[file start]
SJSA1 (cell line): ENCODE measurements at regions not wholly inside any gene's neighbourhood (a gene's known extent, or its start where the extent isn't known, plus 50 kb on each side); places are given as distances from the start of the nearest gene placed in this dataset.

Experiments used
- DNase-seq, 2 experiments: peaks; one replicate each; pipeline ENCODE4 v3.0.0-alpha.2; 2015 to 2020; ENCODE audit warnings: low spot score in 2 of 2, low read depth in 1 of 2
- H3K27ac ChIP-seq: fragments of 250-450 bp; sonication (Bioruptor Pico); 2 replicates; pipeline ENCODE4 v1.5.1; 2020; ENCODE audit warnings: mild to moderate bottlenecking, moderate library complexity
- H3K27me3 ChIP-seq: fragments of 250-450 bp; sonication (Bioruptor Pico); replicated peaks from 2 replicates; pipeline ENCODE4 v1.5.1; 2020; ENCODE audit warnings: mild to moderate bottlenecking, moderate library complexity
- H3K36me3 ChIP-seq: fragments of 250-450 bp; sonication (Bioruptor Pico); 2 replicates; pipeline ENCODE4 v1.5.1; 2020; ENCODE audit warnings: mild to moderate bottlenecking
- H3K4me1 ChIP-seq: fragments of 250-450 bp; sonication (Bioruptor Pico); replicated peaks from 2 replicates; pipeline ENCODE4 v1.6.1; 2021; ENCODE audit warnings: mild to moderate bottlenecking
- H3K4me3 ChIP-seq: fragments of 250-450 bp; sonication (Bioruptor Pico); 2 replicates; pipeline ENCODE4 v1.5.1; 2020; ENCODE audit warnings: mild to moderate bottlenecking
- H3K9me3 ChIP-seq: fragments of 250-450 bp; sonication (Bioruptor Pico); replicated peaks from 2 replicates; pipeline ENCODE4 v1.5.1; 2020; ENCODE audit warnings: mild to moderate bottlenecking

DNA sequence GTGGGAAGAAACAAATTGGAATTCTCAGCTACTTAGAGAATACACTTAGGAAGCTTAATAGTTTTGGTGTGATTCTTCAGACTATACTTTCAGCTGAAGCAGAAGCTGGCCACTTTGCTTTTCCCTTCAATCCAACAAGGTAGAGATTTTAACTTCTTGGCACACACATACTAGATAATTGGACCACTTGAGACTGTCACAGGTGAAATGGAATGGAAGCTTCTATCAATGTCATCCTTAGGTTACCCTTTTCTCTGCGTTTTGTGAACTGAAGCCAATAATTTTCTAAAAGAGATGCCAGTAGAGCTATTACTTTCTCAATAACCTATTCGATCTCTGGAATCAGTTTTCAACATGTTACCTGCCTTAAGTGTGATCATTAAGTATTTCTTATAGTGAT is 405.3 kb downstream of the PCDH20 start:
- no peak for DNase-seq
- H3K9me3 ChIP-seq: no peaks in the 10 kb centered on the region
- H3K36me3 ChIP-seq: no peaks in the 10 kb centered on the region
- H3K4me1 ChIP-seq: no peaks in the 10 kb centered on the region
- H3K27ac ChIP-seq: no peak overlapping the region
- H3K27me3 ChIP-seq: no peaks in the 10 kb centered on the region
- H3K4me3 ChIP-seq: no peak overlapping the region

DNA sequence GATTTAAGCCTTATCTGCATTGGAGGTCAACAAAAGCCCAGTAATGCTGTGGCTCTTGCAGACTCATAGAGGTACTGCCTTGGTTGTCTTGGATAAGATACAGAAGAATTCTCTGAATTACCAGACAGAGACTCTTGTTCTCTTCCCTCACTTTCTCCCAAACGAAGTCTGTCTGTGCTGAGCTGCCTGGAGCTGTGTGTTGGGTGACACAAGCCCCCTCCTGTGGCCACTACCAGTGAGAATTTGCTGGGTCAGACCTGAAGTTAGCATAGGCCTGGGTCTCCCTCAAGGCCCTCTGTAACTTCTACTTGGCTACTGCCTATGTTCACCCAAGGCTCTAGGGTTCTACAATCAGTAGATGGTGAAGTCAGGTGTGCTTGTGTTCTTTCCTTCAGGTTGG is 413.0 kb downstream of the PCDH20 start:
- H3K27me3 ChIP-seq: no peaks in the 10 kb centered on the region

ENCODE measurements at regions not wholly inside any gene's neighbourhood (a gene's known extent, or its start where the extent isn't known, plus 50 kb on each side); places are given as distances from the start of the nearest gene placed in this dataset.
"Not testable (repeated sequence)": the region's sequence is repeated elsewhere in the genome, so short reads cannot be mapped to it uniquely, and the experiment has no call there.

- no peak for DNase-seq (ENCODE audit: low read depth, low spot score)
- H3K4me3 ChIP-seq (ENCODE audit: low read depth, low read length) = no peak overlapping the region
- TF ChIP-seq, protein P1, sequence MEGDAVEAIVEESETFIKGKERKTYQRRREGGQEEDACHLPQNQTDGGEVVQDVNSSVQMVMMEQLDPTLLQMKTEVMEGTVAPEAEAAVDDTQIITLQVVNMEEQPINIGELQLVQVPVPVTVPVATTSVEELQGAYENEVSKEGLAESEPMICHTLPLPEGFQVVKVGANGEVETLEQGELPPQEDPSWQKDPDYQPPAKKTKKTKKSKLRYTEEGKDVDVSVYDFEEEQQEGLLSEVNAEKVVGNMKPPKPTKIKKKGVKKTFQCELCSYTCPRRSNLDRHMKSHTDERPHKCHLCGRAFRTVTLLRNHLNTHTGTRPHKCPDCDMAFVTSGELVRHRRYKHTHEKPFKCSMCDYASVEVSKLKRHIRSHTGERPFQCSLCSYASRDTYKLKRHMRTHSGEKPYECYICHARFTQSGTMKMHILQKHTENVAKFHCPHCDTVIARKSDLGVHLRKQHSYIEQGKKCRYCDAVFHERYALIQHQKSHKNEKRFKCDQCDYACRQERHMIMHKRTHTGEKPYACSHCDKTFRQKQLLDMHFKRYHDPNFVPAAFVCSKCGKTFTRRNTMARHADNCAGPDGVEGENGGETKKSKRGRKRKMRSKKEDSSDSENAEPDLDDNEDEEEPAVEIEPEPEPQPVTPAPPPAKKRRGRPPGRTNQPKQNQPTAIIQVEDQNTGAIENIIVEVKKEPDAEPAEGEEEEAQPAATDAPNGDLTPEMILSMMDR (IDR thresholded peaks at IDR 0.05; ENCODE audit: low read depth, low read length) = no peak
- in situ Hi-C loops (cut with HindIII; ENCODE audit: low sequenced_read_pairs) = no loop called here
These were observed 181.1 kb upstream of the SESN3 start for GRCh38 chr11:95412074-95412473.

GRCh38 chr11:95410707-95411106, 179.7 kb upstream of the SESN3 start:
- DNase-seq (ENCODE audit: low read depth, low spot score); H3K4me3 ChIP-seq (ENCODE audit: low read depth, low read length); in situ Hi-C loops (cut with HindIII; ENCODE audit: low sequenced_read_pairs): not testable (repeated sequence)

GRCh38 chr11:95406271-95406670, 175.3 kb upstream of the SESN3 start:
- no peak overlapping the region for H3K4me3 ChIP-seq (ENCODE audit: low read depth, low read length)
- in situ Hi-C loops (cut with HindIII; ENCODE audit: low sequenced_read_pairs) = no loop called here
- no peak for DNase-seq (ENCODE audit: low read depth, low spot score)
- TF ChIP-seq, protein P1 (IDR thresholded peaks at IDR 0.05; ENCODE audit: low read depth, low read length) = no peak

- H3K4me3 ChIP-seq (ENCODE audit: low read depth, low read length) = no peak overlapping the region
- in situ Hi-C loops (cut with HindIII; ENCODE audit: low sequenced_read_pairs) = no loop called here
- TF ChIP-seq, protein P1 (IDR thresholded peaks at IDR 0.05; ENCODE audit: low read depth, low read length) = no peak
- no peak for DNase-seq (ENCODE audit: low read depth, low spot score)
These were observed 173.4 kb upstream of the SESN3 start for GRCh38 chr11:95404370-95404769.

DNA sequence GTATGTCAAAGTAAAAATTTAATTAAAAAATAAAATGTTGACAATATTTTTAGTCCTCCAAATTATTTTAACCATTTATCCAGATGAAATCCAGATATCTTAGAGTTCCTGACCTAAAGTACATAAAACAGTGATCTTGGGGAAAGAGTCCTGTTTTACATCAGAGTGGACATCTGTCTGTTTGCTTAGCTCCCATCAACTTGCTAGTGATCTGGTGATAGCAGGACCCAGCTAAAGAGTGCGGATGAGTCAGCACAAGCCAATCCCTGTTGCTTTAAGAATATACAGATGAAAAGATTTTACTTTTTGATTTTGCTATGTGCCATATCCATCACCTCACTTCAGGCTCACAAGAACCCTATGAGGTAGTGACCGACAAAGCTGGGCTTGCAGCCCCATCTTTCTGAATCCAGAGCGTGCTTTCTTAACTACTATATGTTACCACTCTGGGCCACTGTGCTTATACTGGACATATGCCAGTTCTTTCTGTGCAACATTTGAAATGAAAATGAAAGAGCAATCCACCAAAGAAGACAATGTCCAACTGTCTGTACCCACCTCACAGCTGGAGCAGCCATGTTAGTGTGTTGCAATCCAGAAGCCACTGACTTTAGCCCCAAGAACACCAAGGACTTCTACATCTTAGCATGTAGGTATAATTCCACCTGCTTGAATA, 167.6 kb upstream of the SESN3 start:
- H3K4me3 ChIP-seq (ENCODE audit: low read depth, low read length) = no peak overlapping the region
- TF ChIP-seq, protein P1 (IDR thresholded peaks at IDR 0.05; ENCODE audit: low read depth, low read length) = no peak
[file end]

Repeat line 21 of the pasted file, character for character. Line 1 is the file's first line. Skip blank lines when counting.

"Not testable (repeated sequence)": the region's sequence is repeated elsewhere in the genome, so short reads cannot be mapped to it uniquely, and the experiment has no call there.